In essence, the Unitarians had denied the agreement and had embraced an alternative stance that essentially took the position that individual responsibility could not lead to harmony and, therefore, if harmony were to be achieved, it would have to be forced by the state. In time, this perspective on the appropriate use of collective power continued to grow and was extended to the federal level. In addition, Christians began to embrace the notion that government could be used to promote their agenda as well and this has finally resulted in the current cultural battle for political control.
As this has happened, American political thought has tended to follow Rousseau’s notion of the “Social Contract” and has, thus, rejected the natural law basis on which the nation was founded. Abraham Kuyper analyzed the necessary path of this change in mindset well in his lecture on politics. In regards to this political theory that has so captured the world, Kuyper observed:
The sovereign God is dethroned and man with his free will is placed on the vacant seat. It is the will of man which determines all things. All power, all authority proceeds from man. Thus comes from the individual man to the many men; and in those many men conceived as the people, there is thus hidden the deepest fountain of all sovereignty [which is human will.] …But here, from the standpoint of the sovereignty of the people, the fist is defiantly clenched against God, while man grovels before his fellowmen, tinseling over this self-abasement by the ludicrous fiction that, thousands of years ago, men, of whom no one has any remembrance, concluded a political contract.… Now it was to be not the sovereignty of the people [that would eventually serve as the underlying assertion of the purpose of government], but the Sovereignty of the State… [This assertion was a product of German philosophy which has increasingly been pressed upon the peoples of the world and on this basis] the law is right, not because its contents are in harmony with eternal principles of right, but because it is law.[iv]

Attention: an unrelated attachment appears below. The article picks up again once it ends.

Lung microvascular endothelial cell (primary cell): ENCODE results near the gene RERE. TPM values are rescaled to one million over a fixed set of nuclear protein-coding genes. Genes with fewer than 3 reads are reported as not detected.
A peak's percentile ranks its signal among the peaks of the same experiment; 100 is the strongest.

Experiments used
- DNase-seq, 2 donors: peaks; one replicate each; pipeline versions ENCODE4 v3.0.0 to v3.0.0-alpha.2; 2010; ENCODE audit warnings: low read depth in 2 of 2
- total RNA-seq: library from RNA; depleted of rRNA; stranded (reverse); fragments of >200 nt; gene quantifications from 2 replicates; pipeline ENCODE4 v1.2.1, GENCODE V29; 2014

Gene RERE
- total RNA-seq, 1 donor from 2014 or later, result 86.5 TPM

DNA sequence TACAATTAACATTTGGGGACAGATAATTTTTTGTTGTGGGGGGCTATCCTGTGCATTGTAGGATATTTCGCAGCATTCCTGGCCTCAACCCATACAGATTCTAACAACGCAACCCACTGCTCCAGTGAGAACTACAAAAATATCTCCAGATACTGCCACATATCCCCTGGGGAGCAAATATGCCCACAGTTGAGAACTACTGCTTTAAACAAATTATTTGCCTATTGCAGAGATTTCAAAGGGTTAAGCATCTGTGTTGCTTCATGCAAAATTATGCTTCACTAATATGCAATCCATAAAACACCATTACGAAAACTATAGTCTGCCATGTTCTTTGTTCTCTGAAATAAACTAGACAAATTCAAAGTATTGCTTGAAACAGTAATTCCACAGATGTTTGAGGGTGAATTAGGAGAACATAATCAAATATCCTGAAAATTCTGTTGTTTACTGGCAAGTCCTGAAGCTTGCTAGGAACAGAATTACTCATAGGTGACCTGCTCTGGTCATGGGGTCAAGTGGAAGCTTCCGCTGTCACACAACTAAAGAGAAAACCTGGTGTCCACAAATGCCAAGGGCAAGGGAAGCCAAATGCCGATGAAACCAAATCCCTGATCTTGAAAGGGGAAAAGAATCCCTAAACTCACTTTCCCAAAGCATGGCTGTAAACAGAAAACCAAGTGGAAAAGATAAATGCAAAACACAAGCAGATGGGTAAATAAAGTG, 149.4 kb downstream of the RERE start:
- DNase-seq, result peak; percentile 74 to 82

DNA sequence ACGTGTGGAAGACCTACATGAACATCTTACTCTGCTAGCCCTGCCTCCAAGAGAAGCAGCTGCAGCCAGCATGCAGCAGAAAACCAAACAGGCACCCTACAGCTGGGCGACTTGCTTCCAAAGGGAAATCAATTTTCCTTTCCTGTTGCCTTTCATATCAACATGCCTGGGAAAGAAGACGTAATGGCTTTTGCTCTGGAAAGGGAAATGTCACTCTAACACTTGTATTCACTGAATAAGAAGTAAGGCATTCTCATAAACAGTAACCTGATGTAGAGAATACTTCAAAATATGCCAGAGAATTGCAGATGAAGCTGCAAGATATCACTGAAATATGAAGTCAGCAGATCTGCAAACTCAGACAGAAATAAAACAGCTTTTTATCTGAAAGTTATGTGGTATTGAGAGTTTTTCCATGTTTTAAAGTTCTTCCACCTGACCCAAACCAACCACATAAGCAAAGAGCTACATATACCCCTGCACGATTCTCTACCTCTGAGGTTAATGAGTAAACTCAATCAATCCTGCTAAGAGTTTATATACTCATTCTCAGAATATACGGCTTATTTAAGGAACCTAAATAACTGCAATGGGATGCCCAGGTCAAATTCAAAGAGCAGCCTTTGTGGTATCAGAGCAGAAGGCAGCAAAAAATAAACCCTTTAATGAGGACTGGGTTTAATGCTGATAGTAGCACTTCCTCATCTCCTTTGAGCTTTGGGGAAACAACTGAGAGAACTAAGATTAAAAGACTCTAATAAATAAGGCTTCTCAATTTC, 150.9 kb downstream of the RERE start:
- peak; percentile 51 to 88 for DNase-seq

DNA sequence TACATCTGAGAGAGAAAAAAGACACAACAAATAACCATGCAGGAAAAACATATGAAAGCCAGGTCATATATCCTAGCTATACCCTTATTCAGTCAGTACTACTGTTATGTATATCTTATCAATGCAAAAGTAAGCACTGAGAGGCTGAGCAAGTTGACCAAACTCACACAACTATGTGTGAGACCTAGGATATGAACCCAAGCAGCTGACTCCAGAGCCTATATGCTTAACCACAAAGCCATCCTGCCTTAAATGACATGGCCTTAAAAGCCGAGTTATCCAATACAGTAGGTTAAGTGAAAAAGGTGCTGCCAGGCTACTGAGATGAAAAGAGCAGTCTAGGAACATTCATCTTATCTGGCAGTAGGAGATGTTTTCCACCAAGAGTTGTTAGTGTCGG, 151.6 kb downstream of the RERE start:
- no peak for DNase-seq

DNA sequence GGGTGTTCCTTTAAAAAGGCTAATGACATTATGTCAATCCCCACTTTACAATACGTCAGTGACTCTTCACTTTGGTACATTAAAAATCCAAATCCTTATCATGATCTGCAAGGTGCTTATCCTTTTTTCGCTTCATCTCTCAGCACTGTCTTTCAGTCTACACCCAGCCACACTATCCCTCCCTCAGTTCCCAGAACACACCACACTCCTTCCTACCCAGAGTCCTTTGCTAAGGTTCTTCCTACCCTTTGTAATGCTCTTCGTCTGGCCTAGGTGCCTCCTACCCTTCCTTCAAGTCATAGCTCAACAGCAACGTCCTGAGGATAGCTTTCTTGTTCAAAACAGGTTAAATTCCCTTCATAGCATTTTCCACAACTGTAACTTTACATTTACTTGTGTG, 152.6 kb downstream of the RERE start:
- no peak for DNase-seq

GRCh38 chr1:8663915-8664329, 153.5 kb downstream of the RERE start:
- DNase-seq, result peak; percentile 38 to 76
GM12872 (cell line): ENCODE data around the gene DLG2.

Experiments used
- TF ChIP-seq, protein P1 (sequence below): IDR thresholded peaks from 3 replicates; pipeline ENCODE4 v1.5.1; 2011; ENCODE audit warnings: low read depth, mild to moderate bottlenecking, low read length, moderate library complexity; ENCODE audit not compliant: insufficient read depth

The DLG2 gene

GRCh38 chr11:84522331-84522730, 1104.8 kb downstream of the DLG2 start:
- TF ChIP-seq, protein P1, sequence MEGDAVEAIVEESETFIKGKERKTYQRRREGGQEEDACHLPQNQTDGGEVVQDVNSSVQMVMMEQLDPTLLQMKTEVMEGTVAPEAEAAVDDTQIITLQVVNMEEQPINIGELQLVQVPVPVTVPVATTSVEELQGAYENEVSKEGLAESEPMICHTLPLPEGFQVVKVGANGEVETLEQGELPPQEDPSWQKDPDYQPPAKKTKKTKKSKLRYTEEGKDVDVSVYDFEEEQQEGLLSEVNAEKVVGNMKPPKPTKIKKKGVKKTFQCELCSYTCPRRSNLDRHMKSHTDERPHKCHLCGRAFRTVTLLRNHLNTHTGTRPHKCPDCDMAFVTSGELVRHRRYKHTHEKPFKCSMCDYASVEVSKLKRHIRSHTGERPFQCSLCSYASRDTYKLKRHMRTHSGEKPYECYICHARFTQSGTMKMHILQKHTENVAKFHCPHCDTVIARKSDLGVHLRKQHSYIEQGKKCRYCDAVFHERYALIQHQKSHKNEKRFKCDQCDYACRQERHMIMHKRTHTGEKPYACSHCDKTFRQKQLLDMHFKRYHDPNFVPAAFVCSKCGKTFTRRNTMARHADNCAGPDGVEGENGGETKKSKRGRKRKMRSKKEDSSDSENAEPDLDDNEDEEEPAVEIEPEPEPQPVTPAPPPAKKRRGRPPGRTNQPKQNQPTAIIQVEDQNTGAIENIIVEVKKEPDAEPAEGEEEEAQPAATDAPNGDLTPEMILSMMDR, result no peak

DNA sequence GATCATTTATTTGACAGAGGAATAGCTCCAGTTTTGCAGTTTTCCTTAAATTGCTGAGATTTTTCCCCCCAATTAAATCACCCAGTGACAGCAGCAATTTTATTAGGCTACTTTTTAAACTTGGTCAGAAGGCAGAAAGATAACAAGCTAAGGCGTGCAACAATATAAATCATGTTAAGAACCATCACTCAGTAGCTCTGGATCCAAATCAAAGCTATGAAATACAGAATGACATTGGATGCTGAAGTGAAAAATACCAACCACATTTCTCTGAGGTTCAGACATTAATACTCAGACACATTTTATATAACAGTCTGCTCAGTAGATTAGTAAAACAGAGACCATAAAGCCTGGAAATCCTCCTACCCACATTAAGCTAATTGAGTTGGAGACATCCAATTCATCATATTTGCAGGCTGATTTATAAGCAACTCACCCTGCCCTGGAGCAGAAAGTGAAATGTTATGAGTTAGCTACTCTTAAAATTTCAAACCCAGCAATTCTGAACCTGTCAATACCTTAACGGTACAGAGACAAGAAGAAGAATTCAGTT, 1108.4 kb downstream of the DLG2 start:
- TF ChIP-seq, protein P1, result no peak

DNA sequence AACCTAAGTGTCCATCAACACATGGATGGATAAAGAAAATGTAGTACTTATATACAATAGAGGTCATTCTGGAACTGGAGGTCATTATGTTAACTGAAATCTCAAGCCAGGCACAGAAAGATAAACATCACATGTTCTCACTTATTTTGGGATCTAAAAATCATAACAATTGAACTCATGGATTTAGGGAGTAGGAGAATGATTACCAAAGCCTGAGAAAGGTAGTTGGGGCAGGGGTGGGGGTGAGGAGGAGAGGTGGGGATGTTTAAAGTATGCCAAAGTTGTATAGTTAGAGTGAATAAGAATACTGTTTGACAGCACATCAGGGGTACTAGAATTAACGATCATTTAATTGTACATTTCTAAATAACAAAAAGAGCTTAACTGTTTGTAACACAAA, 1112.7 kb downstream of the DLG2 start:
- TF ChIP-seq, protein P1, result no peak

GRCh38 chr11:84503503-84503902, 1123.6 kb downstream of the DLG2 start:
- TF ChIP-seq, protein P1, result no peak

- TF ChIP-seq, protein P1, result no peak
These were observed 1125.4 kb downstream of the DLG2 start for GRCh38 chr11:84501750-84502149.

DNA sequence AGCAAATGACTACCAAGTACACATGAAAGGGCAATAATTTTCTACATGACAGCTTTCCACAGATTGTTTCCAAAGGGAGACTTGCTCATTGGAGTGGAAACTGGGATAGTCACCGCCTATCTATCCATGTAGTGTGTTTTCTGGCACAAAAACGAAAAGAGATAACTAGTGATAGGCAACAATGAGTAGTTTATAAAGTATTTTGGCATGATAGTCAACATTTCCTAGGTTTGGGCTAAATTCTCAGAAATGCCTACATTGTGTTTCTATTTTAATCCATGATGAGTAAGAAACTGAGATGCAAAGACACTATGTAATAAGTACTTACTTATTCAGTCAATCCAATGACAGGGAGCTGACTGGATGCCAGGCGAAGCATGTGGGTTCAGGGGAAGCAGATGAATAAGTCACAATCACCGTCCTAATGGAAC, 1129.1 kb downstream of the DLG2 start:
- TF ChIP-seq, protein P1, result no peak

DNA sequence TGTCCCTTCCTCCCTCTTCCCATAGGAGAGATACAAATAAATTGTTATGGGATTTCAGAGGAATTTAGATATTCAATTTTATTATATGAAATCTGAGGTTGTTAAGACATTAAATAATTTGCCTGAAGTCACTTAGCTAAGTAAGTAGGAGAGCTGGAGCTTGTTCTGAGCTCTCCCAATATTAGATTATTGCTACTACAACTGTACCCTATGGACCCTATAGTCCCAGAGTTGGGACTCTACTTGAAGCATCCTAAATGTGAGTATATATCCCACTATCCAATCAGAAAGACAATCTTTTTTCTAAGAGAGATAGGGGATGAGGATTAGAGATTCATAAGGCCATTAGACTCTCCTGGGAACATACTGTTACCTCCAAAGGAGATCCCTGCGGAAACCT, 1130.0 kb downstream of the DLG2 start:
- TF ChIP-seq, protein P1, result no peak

As this political philosophy has been embraced, tyranny and despotism have spread across the world to the great detriment of the human race. In some places statism has resulted in some truly gruesome things such as the annihilation of people in the Jewish holocaust and the extermination of millions of people in Stalinist Russia and Maoist China. In other places, it has merely infringed on the individual rights of people thus limiting their ability to make economic progress. Whatever the consequences have been in different places, the spread of this political theory has eroded human freedom. Moreover, to the degree that human freedom has been destroyed, the free market has been undercut since economic freedom is fundamental to it.
[i] For an excellent history of the public school movement see, Samuel L. Blumenfeld, Is Public Education Necessary?, (Old Greenwich, Connecticut: The Devin-Adair Company, 1981).
[ii] In truth to the history of the matter of state funded schooling, the Puritans had tried to collectivize education for the purpose of promoting the Christian religion. In doing so, they had adopted laws requiring tax-funded education. However, over the years private schools developed and displaced these public institutions. As a result, this earlier effort had waned and the existing common schools had a minimal role in Massachusetts during the late eighteenth and early nineteenth centuries. The Unitarian movement was a much more aggressive and pervasive effort in collectivizing education.
[iii] Frederic Bastiat, Economic Harmonies, (Irvington, NY: The Foundation for Economic Education, 1964) p. 513.
[iv] Kuyper, op. cit., pp. 87-89.